The world receives a daily serving of medical education as it waits expectantly for a silver bullet therapy against COVID. As the public watches the unfolding of the COVID 19 pandemic, each morning comes with an eagerness for reports that might tell us of a wonder drug against this invisible foe. One area which receives much attention as a potential field from which such a therapy might arise are the monoclonal antibody drugs used in cancer or autoimmune diseases. One such drug, tocilizumab, showed potential initially, but this study deflates our collective hopes in that no benefit to the mortality rate was found with its use. It did not seem to save lives.
Monoclonal antibodies, hence the ending of the drug name with “-mab”, act as silver bullets in their respective diseases. Our immune systems make antibodies from cells called B Cells. These protein molecules possess two ends. One end can attach to other immune cells to activate them. Our B cells make the other ends with countless nuanced shapes so they can bind other molecules, especially ones on microbes like viruses that attack us. This variable end will stick to the invader and use the other end of the antibody to trigger our immune system to react. Even the binding of the antibody to a virus or bacteria may prevent the microbial invader from hurting us any longer.
Scientists create monoclonal antibodies as clones of one type. Rather than a multitude of varieties made by our immune system, scientists isolate one antibody that will either block or activate one metabolic process. For tocilizumab, they created an antibody which will block an immune messenger called IL-6 or Interleukin 6. This immune messenger, or cytokine, normally acts to rev up our immune systems. In autoimmune diseases, elevated IL-6 contributes to inflammation and tissue damage. Turning IL-6 down in autoimmune arthritis provides great benefit to the patient.
For COVID-19, excessively elevated IL-6 appears to contribute to severe cases of COVID-19 called cytokine storm. Scientists hoped that tocilizumab would turn out as a helpful means of preventing this cytokine storm of runaway levels of IL-6. In this study, 452 patients across 62 hospitals were divided into 294 patients who received the monoclonal antibody and 144 who received the fake placebo for comparison. After 28 days, they found that the treatment offered no obvious mortality benefit. In other words, the death rate appeared unchanged in those receiving the therapy.
This obviously disappointed the researchers and disappoints the waiting public, hoping for a silver bullet against COVID. At best, the drug seemed to shorten intensive care unit stays and that led the researchers to express hope for its use in some fashion. For those of us in functional medicine, we are not shocked that a single step therapy targeting one single cytokine immune messenger would fall short in treat an inflammatory process involving multiples cytokines and steps. Our bodies are not simple, and COVID-19 is not a simple disease.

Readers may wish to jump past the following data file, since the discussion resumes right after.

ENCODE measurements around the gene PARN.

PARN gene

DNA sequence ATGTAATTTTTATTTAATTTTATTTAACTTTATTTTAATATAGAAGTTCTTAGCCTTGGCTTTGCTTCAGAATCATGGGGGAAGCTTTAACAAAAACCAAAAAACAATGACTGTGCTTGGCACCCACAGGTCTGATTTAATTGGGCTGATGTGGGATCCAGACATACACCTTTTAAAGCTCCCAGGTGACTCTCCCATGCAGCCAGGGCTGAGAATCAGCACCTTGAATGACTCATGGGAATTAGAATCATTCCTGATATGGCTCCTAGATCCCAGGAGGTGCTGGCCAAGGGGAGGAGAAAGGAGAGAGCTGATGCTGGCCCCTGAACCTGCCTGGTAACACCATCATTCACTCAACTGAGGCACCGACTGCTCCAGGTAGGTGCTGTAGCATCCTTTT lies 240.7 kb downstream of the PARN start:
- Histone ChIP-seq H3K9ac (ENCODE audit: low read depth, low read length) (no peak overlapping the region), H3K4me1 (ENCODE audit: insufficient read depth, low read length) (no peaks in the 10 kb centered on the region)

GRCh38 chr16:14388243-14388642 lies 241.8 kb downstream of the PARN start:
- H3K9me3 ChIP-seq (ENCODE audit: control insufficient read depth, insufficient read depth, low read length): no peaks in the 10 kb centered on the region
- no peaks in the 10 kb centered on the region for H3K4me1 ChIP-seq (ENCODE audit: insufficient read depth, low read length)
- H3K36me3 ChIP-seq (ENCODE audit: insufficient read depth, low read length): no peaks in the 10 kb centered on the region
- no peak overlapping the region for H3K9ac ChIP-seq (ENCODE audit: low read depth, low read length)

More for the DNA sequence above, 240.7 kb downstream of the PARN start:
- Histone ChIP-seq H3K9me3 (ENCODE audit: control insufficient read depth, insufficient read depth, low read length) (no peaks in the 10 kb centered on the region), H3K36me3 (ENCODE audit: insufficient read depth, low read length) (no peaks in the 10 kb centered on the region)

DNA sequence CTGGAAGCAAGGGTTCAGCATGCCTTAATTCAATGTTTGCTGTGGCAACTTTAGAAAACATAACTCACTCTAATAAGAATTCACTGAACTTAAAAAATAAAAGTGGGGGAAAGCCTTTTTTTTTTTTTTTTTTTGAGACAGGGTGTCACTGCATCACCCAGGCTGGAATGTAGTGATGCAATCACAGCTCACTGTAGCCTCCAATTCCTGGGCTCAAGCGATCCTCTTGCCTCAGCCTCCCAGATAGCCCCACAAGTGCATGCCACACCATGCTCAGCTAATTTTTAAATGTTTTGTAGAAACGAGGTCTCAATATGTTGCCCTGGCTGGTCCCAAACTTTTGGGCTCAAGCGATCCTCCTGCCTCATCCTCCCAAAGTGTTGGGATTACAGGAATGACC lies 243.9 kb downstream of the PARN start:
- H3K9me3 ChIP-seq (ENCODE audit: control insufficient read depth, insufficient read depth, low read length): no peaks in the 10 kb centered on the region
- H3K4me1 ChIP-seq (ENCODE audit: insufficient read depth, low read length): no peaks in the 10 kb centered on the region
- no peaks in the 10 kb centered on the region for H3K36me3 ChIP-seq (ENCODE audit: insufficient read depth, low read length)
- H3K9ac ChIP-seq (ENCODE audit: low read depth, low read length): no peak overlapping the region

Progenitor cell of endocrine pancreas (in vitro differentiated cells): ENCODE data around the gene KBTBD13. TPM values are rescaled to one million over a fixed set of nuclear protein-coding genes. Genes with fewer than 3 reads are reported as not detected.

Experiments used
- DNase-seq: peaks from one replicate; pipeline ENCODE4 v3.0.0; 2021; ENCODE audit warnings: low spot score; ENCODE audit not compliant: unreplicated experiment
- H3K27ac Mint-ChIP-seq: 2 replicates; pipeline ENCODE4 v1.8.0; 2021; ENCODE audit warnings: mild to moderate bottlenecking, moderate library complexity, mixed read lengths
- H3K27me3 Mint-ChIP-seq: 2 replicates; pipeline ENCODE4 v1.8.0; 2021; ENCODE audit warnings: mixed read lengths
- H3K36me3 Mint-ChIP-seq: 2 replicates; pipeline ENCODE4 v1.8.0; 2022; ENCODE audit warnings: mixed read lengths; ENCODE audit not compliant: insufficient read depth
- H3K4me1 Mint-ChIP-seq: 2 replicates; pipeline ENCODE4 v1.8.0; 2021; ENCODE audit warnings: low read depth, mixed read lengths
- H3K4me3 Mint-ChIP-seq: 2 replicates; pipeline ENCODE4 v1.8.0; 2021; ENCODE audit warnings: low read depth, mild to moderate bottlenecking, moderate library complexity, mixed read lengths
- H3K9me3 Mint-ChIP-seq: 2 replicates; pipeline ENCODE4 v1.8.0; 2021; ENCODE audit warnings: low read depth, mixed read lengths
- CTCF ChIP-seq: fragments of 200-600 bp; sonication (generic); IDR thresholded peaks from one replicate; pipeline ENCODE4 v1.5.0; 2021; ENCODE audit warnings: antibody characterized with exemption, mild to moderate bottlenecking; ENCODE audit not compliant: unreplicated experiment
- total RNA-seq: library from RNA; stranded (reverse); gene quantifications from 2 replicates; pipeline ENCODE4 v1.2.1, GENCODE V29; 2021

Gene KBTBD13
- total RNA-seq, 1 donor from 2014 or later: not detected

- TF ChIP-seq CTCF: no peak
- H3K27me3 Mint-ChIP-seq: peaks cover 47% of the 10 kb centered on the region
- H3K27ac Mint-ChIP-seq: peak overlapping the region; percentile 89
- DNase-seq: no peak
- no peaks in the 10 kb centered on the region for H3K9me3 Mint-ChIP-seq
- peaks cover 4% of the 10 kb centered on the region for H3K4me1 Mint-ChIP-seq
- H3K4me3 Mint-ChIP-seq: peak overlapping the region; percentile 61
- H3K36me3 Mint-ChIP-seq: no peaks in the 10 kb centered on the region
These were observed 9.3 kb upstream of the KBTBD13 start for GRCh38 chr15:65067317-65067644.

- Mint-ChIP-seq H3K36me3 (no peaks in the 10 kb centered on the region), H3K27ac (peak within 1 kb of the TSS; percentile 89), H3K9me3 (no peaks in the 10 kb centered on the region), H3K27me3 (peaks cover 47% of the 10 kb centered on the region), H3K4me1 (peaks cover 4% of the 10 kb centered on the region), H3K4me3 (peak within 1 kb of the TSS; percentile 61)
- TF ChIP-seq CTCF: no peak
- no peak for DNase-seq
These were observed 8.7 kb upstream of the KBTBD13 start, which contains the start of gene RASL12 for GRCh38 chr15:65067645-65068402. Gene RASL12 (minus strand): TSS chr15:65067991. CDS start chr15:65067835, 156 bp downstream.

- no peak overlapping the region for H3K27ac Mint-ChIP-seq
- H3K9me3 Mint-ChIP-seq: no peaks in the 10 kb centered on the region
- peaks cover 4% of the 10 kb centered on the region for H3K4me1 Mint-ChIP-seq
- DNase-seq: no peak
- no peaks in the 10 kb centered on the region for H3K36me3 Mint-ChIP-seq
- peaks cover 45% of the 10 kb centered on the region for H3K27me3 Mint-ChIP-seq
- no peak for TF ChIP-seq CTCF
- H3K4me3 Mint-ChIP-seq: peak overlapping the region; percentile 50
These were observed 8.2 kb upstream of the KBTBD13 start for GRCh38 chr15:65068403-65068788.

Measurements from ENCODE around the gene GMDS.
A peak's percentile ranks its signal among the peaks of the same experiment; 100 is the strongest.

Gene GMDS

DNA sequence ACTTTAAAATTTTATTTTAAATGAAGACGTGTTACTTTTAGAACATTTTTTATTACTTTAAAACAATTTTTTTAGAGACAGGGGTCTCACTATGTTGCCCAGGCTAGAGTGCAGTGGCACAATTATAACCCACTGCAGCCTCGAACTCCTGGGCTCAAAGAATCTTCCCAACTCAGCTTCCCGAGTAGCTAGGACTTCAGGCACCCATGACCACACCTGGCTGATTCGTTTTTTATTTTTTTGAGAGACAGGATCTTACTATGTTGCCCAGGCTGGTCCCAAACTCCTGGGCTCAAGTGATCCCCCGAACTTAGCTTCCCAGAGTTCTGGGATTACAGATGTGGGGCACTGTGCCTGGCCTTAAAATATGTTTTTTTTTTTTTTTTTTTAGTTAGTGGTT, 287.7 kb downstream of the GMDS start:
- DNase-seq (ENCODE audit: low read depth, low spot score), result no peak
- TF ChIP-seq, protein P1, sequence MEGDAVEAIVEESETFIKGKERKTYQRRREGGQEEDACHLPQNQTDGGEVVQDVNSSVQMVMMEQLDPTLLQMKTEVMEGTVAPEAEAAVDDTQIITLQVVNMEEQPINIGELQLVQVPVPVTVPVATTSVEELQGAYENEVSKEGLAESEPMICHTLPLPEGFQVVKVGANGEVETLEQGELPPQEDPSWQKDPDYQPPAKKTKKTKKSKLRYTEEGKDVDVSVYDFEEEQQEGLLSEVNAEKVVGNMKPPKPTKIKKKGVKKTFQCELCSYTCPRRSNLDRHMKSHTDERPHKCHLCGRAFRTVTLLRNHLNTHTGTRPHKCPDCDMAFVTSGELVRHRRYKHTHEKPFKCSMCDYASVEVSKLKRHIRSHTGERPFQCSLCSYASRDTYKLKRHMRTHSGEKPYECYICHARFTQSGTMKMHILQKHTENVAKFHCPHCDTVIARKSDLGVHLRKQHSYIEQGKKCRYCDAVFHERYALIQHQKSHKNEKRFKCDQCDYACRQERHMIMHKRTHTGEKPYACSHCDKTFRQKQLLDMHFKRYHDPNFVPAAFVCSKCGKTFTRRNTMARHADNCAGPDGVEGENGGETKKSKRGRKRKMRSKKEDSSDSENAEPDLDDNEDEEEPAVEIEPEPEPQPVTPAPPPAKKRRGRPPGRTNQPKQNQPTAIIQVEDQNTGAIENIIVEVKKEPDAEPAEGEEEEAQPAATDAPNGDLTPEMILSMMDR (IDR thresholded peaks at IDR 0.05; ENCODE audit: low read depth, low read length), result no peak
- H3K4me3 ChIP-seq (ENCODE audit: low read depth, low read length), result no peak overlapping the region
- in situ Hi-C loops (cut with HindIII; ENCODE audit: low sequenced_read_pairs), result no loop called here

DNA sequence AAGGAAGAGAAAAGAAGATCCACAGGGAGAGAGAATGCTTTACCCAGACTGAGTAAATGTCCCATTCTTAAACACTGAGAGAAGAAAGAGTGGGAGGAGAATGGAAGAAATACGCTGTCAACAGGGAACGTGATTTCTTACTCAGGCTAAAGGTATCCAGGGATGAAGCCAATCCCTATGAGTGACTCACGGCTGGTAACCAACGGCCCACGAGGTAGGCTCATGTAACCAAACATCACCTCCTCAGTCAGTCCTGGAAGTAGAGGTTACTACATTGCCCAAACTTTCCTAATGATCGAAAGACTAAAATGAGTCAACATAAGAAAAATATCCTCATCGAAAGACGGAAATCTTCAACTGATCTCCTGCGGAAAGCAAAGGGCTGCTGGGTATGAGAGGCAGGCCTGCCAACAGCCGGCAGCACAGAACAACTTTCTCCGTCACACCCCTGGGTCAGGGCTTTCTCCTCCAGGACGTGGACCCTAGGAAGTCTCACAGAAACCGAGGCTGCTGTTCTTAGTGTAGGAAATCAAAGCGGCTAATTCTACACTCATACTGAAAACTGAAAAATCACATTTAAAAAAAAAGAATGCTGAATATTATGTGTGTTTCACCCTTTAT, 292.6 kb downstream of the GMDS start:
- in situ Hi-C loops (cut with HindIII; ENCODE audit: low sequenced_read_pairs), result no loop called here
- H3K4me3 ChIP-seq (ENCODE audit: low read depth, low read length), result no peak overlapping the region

This complexity of our bodies and the diseases which attack them lead us in functional medicine to approach both from a more comprehensive perspective. We are looking to research that evaluates natural therapies targeting multiple steps in the process. COVID-19 involves steps of viral replication, viral cloaking through glycosylation, viral activation through furan cleavage, and multiple opportunities for immune modulation, each of which can be addressed with naturally available and safe options. Thankfully, God has provided many of these to choose from if we can just identify them in nature and determine how to best use them for our patients. This work is developing as we seek to help our patients’ liver healthier more abundant lives despite the threat of COVID 19.
Ivan O. Rosas, Norbert Bräu, Michael Waters, Ronaldo C. Go, Bradley D. Hunter, Sanjay Bhagani, Daniel Skiest, Mariam S. Aziz, Nichola Cooper, Ivor S. Douglas, Sinisa Savic, Taryn Youngstein, Lorenzo Del Sorbo, Antonio Cubillo Gracian, David J. De La Zerda, Andrew Ustianowski, Min Bao, Sophie Dimonaco, Emily Graham, Balpreet Matharu, Helen Spotswood, Larry Tsai, Atul Malhotra. Tocilizumab in Hospitalized Patients with Severe Covid-19 Pneumonia. New England Journal of Medicine, 2021; DOI: 10.1056/NEJMoa2028700
Thanks to Science Daily:
University of California – San Diego. “Repurposed arthritis drug did not significantly improve severe COVID-19 pneumonia: But researchers say tocilizumab, a monoclonal antibody treatment, may reduce ventilator use and shorten hospital stays.” ScienceDaily. ScienceDaily, 1 March 2021. <www.sciencedaily.com/releases/2021/03/210301171018.htm>.
Another report on ineffectiveness:
Viviane C Veiga, João A G G Prats, Danielle L C Farias, Regis G Rosa, Leticia K Dourado, Fernando G Zampieri, Flávia R Machado, Renato D Lopes, Otavio Berwanger, Luciano C P Azevedo, Álvaro Avezum, Thiago C Lisboa, Salomón S O Rojas, Juliana C Coelho, Rodrigo T Leite, Júlio C Carvalho, Luis E C Andrade, Alex F Sandes, Maria C T Pintão, Claudio G Castro, Sueli V Santos, Thiago M L de Almeida, André N Costa, Otávio C E Gebara, Flávio G Rezende de Freitas, Eduardo S Pacheco, David J B Machado, Josiane Martin, Fábio G Conceição, Suellen R R Siqueira, Lucas P Damiani, Luciana M Ishihara, Daniel Schneider, Denise de Souza, Alexandre B Cavalcanti, Phillip Scheinberg. Effect of tocilizumab on clinical outcomes at 15 days in patients with severe or critical coronavirus disease 2019: randomised controlled trial. BMJ, 2021; n84 DOI: 10.1136/bmj.n84
Sanctuary Functional Medicine, under the direction of Dr Eric Potter, IFMCP MD, provides functional medicine services to Nashville, Middle Tennessee and beyond. We frequently treat patients from Kentucky, Alabama, Mississippi, Georgia, Ohio, Indiana, and more... offering the hope of healthier more abundant lives to those with chronic illness.